Using PCP to update dynamic DNS
draft-deng-pcp-ddns-01

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Internet Engineering Task Force                                   X.Deng             
Internet Draft                                               M.Boucadair     
Intended status: Informational                            France Telecom 
Expires: January 10, 2013                                         X.Wang 
                                                                    BUPT             
                                                            July 9, 2012 
                                     
                                     
                                     
                     Using PCP to update dynamic DNS 
                       draft-deng-pcp-ddns-01.txt 

Abstract 

    

  This document focuses on the problems encountered when using dynamic 
  DNS in address sharing contexts (e.g., DS-Lite, NAT64, A+P)during 
  IPv6 transition. Issues, possible solutions and preliminary  
  implementation and validation of one of the solutions are documented 
  in this memo.   

Status of this Memo 

  This Internet-Draft is submitted in full conformance with the 
  provisions of BCP 78 and BCP 79. 

  Internet-Drafts are working documents of the Internet Engineering 
  Task Force (IETF).  Note that other groups may also distribute 
  working documents as Internet-Drafts.  The list of current Internet-
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  Internet-Drafts are draft documents valid for a maximum of six months 
  and may be updated, replaced, or obsoleted by other documents at any 
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  material or to cite them other than as "work in progress." 

  This Internet-Draft will expire on January 10, 2013. 

Copyright Notice 

  Copyright (c) 2012 IETF Trust and the persons identified as the 
  document authors. All rights reserved. 

   

  This document is subject to BCP 78 and the IETF Trust's Legal 
  Provisions Relating to IETF Documents 
  (http://trustee.ietf.org/license-info) in effect on the date of 
  publication of this document.  Please review these documents 
  carefully, as they describe your rights and restrictions with respect 

 
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  to this document.  Code Components extracted from this document must 
  include Simplified BSD License text as described in Section 4.e of 
  the Trust Legal Provisions and are provided without warranty as 
  described in the Simplified BSD License. 

Table of Contents 

   
  1. Problem statement ........................................... 2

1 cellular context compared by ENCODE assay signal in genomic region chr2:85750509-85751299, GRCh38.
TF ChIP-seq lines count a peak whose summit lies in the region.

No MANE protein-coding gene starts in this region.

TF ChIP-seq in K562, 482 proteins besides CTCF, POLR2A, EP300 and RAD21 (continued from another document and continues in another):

2. Solution Space .............................................. 3 
     2.1. Locate a service port................................... 3 
     2.2. Detect the changes ..................................... 4 
  3. Implementation & Validation ................................. 7 
  4. References .................................................. 8 
     4.1. Normative References.................................... 8 
     4.2. Informative References.................................. 8 
  5. Authors' Addresses .......................................... 9 
   
1. Problem statement 

    

  Dynamic DNS (DDNS) is a widely deployed service to facilitate hosting 
  servers (e.g., to host webcam and http server) at home premises. 
  There are a number of providers who offer a DDNS service, working in 
  a client and server mode. DDNS clients are generally implemented in 
  the user's router or computer, which once detects changes to its IP 
  address it automatically sends an update message to the DDNS server. 
  The communication between the client and the server is not 
  standardised, varying from one provider to another, although a few 
  standard web-based methods of updating have emerged over time. 

  When the network architecture evolves towards an IPv4 sharing 
  architecture during IPv6 transition, the DDNS Client will have to not 
  only inform the IP address updates if any, but also to notify the 
  changes of external port on which the service is listening, because a 
  well know port numbers, e.g. port 80 will no longer be available to 
  every web server. It will also require the ability to configuring 
  corresponding port forwarding on CGN devices, so that incoming 
  communications initiated from outside can be routed to the 
  appropriate server behind the CGN.  

  This document focuses on the problems encountered when using dynamic 
  DNS in address sharing contexts (e.g., DS-Lite, NAT64, A+P). Below 
  are listed the main challenges to us:  

 
 
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  (1) 
     The DDNS service MUST be able to maintain an alternative port 
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